We Analyzed 100 Million Images Shared Online. Here are 6 Things we Learned
By Phillip Agnew on November 7th 2017Read this article on our full site
Using Brandwatch Image Insights we've conducted unique research analyzing 100 million images, to reveal which brand appears the most - and more.
Every minute, 3.5 million photos are shared online.
In 2016 alone, 2.5 trillion images were shared.
Using Brandwatch’s Image Insights product, we’ve conducted unique research to reveal which brand appears the most in these images.
Download the report to find out:
- How often brands are photographed online
- The demographics of those sharing images
- Which brands are pictured more by influencers
- The sentiment attached to each brand’s images
- And the 100 most visible brands online
6 things we found by analyzing 100 million images
1. McDonald’s appears in the most images online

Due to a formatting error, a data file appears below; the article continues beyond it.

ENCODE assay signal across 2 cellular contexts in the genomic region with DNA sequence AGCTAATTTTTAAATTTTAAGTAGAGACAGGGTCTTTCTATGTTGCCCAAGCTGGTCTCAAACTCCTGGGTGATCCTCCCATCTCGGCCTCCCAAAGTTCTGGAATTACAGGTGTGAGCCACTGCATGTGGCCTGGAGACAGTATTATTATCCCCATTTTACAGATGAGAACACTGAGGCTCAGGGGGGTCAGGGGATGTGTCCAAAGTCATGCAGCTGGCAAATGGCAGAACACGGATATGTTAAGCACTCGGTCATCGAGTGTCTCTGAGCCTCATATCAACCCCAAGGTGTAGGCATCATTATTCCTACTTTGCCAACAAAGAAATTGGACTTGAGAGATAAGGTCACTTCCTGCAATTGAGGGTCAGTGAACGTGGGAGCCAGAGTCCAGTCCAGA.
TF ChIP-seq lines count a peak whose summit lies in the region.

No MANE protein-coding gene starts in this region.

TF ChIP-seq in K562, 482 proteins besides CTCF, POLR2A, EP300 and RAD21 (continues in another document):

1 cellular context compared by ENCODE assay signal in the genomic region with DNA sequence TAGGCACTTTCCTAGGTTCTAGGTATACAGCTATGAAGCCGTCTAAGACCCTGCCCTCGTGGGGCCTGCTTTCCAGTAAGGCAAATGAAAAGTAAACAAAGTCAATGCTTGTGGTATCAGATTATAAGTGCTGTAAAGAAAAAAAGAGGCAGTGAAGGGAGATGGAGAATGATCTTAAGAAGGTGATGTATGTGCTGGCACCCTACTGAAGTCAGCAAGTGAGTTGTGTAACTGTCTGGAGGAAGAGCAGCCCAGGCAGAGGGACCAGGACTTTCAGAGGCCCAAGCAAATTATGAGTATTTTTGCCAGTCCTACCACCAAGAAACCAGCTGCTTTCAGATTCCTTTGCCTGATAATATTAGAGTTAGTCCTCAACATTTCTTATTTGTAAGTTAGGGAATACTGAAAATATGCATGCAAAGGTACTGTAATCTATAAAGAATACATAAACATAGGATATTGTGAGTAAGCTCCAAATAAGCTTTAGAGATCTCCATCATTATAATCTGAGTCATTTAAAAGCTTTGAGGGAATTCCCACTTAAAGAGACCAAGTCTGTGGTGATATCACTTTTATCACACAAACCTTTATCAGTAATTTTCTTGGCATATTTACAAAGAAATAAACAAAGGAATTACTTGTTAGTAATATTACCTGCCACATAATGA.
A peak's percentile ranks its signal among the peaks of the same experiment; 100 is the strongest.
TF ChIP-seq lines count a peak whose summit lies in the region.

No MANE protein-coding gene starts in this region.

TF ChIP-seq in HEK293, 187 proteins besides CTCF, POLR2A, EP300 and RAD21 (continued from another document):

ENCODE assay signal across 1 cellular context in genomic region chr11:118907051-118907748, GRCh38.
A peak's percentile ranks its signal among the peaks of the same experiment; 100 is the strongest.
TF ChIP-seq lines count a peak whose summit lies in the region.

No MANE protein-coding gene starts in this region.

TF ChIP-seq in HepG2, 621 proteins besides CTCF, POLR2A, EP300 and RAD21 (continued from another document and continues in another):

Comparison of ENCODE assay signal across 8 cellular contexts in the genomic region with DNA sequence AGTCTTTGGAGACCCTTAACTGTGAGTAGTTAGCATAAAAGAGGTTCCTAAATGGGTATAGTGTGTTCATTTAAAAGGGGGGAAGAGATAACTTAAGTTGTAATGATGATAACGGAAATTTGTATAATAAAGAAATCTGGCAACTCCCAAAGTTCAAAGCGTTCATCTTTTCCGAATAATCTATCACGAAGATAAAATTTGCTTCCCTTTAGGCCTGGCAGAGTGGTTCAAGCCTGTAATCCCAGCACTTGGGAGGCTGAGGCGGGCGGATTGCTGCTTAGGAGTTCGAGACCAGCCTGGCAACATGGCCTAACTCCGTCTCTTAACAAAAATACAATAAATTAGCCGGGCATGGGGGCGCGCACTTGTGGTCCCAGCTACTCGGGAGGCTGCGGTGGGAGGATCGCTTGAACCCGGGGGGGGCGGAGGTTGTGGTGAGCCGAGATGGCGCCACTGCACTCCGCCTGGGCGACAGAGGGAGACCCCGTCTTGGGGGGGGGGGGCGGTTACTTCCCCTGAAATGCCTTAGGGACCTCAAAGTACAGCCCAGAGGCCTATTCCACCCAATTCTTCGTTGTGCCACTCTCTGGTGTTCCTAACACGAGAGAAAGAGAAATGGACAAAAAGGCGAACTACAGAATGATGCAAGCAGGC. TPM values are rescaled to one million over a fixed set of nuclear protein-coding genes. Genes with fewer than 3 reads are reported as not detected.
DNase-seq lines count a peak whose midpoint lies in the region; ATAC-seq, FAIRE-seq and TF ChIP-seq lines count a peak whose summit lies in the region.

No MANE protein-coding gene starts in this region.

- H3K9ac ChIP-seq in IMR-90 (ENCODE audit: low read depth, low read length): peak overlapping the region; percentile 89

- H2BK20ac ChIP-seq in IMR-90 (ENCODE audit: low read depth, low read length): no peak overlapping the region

We analyzed 100 million images published online over the course of two months. On average McDonald’s was pictured 889,710 times a month.
2. Vans is pictured most by students
We took a look at the types of people posting pictures online. Segmenting each author by their profession allowed us to see which brands are pictured most by students.
Turns out Vans lead the way. 35% of the images its logo is in are published by students.
3. The image shared the most times online was this
Shared a massive 10,897 times and seen by 9.7 million people, this was the most viral image we found.
4. The brand photographed most by men is…Carlsberg
With 83% of all its images online coming from male authors, Carlsberg leads the way, followed closely by Emirates and Nissan.
5. Mercedes-Benz is pictured 2x more than BMW online
With 85,070 unique images shared online over a two month period, Mercedes was photographed 2x more than their rivals BMW.
6. The brand photographed most by women is…Tory Burch
80% of Tory Burch images come from female authors. Burberry, Pantene, and Boots follow closely behind.
To get access to this free report, simply click this link and press download.
And if you’re still not convinced, take a look at what Ann Handley said when she read the report:
“If it’s not yet clear to us that we as companies are no longer in control of our brands online… well, this report makes it irrefutable.”